QB Carter Stanley frustrated by struggles in loss at WVU
photo by: Craig Hudson
Morgantown, W.Va., holds more meaning for Carter Stanley than it does for most Kansas football players.
Stanley grew up watching West Virginia stars such as quarterback Pat White and running back Steve Slaton, with his mother, Beth, who attended WVU. Before KU’s trip out east this weekend, Stanley spoke of childhood dreams about playing in Milan Puskar Stadium.
The Mountaineers’ home even turned out to be the setting for Stanley’s first significant contributions as a college football player. He entered in relief at WVU as a redshirt freshman in 2016 to throw for 127 yards and two touchdowns, setting him up to become KU’s starting QB for the final three weeks of that season.
So few Jayhawks felt as badly about their individual performances in Saturday’s 38-22 loss at WVU as Stanley, whose first-quarter struggles ultimately led to David Beaty replacing him in favor of Peyton Bender before the conclusion of the first quarter.
The first three series — the only ones given completely to Stanley until he returned for a full possession in the fourth quarter, with less than five minutes remaining and KU down 31-14 — included two turnovers, one on downs and another via interception.
It was those two drive-killing plays that disappointed Stanley more than anything else.
The first mishap came on an aggressive play call, in the opening minutes of a then-scoreless game. After a long Pooka Williams rush put KU in a 4th-and-1 situation at its own 45-yard line, Beaty opted to go for it instead of punting the ball back to the No. 9 Mountaineers (5-0 overall, 3-0 Big 12).
KU called for a zone-read play, giving either Stanley or Williams a chance at picking up the first down with their feet, but Stanley ended up fumbling the ball while pulling it away from Williams.
“It was a frustrating play, for sure,” Stanley said, “just because I’m reading that defensive end and Pooka, he’s got to focus on his job, I’ve got to focus on my job. But unfortunately, I think his glove, he wasn’t really squeezing it, but his glove kind of stuck to the ball when I was trying to pull it.”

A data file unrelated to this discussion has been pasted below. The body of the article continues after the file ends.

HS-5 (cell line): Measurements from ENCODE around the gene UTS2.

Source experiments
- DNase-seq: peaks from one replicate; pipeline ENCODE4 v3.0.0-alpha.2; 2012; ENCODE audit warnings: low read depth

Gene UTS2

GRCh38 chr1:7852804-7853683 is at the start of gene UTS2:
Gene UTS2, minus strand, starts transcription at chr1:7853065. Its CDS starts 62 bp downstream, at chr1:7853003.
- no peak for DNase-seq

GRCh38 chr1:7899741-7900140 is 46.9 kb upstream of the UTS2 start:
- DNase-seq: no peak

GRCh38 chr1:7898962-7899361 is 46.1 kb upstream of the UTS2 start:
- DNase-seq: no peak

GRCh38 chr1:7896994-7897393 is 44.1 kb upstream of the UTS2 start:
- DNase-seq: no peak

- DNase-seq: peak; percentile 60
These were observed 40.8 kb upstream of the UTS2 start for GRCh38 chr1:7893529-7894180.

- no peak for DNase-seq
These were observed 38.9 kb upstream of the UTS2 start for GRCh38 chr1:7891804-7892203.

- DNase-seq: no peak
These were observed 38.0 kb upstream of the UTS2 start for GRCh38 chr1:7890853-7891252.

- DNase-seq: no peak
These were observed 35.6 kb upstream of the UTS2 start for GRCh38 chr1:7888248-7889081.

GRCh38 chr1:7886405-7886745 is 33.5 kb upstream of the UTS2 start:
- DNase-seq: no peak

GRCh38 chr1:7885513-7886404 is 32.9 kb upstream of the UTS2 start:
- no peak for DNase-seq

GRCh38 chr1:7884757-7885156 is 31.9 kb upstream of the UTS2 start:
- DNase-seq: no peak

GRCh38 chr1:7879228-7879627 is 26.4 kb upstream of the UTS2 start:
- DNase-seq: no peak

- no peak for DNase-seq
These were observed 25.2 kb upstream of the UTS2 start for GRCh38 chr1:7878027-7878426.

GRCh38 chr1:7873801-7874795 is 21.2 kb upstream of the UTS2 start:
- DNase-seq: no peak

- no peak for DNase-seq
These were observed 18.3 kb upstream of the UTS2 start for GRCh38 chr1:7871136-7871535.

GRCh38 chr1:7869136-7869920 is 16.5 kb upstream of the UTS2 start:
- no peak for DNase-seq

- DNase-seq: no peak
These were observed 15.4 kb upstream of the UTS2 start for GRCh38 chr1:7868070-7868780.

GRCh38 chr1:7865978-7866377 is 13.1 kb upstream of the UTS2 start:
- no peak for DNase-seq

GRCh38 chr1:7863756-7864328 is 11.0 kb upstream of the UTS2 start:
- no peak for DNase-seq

The ball popped loose and bounced backward, leaving Stanley no choice but to fall on it and avoid further disaster before three closing WVU defenders got a chance to scoop it and run for a touchdown.
“If we had handed it off,” Beaty said, “I think we had the first down, just based on what we were seeing. You can’t miss that read. We can’t miss those things. Those are things that you can’t do against good teams; you can’t do it against anybody in Division I football. You’ve got to make sure that the exchanges are never an issue.”
On KU’s second offensive series, WVU’s David Long Jr. came into the backfield untouched and dropped Stanley for a four-yard loss when the QB tried to scramble on third down.
By the third series, KU (2-4, 0-3) trailed 14-0. On second down, Stanley spotted a receiver open, but a Mountaineer just behind the line of scrimmage skied to get his fingers on the QB’s pass and the deflection headed toward defensive lineman Ezekiel Rose for an interception, KU’s first of the season.
“That was tough, as well, because my read was telling me to throw the ball and I think we had a good look for it,” Stanley said. “Unfortunately, it just got tipped and landed right on the guy’s lap pretty much.”
Stanley wouldn’t attempt another pass until the fourth quarter, when he completed three of four for 14 yards. At the conclusion of his second start of the season, which was more of a cameo, his stat line read: five of eight passing, 15 yards, one interception.
Bender basically became the No. 1 QB for the remainder of the game — Beaty had no incentive afterward to declare anyone the team’s starting QB moving forward, especially headed into a bye week. The redshirt senior, who didn’t play at all in KU’s home loss to Oklahoma State, following four consecutive starts to begin the season, completed 16 of his 25 throws for 191 yards and two touchdowns, while also throwing his first interception.
When asked whether his team had a starting QB, Beaty joked KU will “always have one,” because somebody technically gets the starting nod each game.
“We’ll go week to week. I think, in all fairness, let me just say this: Let me go look at the video, let me look at the tape,” Beaty said, just as he did following Stanley’s first start a week earlier, when the former third-stringer passed for 247 yards and three TDs against OSU. “There was so much going on on both sides of the ball today. There’s no way I’m ready to announce anything like that right now.”
KU plays at Texas Tech on Oct. 20, following a week off.